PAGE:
Tom Inglis Hall

  • Silently reflecting on the world that made it


Link to Silent Disco

Dowd Gallery, Cortland, NY. Jan – Feb 2018

Silent Discos is a series of works that reflects onto the world the metaphor of the empty dance floor. The artist Tom Hall has presented objects that he connects to culturally, but with ideals that disappoint him under scrutiny. They are a collection of iconic objects remembered from childhood but with political reproductions now, tiled with mirrors to become peculiar disco balls that, in the artist’s eyes, hold a floored symbolic position in resent history. They are about the presentation of power and status and its failure. They represent an escapist ideal, which can never deliver.

Icon Of War is a depiction of a ground to air missile. These have culturally become an embodiment of low-level insurgents around the world. Totemic mounted on the back of a Toyota pickup in the desert of Afghanistan to the top of prominent landmarks around London during the Olympic games they are instantly recognizable silhouettes against the contemporary news skyline. Much like internet videos adoring statistics of military projectiles, describing their awesome firepower Tom Hall has elevated this weapon to ‘high art’ giving it an honored cultural status. We are asked to worship it and the dance floors illuminated alter.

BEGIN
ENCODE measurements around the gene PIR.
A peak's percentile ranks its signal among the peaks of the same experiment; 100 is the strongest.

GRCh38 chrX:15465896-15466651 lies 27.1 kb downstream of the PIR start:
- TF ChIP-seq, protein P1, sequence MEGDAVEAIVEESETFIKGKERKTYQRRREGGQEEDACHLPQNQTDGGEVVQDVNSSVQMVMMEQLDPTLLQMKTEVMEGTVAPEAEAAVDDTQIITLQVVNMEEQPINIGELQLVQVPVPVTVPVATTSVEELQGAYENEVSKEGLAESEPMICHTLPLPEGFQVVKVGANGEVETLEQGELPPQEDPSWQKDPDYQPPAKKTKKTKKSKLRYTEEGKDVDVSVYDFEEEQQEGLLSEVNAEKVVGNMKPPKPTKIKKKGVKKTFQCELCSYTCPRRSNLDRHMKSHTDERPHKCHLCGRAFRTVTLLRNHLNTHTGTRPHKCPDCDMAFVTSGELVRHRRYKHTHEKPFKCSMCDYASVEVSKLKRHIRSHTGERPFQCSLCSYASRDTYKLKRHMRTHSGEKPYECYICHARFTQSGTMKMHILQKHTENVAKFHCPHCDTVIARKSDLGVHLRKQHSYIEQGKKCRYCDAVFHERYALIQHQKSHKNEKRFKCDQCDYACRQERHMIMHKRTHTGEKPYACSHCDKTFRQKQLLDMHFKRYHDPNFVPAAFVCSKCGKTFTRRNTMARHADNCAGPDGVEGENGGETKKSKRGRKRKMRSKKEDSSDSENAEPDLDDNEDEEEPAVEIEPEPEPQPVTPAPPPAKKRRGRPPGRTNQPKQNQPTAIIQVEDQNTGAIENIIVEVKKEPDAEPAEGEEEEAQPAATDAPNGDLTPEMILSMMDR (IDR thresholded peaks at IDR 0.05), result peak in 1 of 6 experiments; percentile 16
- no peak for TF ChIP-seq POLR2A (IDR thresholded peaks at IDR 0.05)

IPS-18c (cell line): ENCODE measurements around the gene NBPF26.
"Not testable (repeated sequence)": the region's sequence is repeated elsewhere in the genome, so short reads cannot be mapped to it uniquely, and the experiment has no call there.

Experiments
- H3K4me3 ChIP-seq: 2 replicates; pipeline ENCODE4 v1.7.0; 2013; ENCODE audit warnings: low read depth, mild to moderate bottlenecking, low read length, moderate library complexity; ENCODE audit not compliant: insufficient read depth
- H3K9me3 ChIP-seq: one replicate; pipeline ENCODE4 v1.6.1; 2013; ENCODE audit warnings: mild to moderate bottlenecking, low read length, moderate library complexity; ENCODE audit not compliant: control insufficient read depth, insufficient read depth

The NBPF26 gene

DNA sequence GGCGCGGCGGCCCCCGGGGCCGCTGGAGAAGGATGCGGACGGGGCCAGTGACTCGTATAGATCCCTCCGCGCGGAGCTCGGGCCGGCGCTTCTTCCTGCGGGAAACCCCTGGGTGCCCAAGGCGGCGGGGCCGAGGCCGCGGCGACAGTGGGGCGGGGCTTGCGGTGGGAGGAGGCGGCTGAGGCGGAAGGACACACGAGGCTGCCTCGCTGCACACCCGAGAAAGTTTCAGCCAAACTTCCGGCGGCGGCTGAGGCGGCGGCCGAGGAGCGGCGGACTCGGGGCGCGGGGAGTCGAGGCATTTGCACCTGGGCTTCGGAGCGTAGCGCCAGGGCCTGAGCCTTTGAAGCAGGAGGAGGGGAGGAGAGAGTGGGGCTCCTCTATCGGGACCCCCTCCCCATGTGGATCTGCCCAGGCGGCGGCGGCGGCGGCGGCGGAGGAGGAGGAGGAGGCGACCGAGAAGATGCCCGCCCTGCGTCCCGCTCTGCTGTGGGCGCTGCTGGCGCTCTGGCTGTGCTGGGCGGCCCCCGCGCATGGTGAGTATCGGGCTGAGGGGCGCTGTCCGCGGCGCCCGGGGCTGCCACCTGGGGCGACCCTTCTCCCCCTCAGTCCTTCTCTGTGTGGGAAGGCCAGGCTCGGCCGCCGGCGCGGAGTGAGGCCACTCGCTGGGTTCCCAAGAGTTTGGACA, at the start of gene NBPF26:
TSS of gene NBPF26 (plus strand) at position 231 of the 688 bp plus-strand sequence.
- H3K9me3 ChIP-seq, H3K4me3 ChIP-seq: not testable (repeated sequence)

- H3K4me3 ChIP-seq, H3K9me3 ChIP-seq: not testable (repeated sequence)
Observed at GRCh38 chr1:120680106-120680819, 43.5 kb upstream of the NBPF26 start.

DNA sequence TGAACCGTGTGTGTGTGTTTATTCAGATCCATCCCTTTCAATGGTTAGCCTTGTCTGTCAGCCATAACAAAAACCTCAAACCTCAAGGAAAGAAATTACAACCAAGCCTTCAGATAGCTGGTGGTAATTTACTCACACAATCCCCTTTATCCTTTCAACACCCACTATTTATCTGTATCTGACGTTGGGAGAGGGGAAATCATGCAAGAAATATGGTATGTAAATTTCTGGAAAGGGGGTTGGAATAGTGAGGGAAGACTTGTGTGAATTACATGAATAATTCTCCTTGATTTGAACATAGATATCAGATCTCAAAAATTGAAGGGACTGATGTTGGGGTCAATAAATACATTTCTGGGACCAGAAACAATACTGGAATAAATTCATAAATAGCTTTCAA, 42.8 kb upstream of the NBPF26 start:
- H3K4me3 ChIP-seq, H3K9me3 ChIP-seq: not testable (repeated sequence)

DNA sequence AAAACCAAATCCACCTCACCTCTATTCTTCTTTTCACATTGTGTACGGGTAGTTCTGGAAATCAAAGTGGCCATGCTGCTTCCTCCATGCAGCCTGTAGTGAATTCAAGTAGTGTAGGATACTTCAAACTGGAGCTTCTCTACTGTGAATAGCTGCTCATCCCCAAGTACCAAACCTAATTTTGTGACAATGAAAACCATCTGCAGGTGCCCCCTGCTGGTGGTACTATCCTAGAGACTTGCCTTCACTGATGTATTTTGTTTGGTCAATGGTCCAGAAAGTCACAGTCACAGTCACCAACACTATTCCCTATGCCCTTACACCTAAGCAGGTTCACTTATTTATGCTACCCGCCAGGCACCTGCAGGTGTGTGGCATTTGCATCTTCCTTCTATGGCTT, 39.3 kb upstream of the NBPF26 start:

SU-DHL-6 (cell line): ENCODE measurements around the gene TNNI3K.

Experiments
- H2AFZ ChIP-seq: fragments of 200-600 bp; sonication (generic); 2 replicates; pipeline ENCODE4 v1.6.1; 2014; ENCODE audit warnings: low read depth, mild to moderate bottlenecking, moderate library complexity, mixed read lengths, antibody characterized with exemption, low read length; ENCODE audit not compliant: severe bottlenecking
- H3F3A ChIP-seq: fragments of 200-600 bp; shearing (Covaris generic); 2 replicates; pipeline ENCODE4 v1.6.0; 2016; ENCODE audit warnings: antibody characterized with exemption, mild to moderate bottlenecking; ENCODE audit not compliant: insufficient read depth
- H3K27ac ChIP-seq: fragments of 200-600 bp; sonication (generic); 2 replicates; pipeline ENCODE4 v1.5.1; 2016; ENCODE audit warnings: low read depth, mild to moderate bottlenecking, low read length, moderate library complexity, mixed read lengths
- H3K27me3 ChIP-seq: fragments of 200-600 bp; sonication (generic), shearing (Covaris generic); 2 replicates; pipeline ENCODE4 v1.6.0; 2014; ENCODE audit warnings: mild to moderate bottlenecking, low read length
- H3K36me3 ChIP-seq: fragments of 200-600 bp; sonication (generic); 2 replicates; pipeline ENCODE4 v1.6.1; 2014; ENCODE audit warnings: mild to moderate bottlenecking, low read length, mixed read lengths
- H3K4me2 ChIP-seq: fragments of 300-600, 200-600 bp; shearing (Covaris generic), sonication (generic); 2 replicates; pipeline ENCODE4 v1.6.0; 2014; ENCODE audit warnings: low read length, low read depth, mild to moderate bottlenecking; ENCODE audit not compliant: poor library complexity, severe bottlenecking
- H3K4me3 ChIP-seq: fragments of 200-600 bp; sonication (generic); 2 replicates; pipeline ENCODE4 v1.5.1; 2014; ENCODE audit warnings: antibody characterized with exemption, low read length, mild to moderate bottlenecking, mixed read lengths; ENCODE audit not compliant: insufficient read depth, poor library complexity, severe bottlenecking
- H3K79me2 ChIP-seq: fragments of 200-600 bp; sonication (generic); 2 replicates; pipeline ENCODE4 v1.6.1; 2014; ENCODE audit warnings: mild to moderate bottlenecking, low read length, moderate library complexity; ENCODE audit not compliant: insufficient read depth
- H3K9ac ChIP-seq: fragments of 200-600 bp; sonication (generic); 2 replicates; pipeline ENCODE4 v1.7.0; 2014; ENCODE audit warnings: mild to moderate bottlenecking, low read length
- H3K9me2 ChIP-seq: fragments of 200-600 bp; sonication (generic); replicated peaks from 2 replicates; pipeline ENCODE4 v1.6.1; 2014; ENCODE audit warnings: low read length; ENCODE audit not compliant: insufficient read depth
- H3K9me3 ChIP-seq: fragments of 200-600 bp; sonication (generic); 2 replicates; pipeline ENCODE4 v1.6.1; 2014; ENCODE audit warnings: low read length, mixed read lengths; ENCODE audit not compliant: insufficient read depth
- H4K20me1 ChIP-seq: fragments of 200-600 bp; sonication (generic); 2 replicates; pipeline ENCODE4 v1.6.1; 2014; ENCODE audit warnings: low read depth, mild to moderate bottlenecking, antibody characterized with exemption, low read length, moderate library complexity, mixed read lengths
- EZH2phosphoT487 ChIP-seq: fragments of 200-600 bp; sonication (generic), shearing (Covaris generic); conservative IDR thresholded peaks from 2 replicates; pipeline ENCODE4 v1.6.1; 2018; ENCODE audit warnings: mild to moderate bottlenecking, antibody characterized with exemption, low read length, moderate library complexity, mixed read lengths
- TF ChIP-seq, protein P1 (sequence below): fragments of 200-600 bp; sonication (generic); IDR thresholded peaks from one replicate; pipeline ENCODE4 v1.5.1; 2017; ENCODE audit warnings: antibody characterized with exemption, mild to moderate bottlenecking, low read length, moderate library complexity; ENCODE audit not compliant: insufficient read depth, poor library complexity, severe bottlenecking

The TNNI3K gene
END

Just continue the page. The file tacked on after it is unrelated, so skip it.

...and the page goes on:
Along side it is a pair of wings, It Could Be Paradise, But It’s Only California (part two) is a title taken from a quote from Theodor Adorno. The angel wings are at once a shining and inspiring emblem of the American dream and the city of angels, countered by the sad escapist world of silent music playing in your head and the empty dance floor. Adorno was a member of the Frankfurt School and critique of what he saw as the American myth propagated by the culture of Hollywood. The never-ending silent spin of lights never quit live up to the expectations of the party they promote.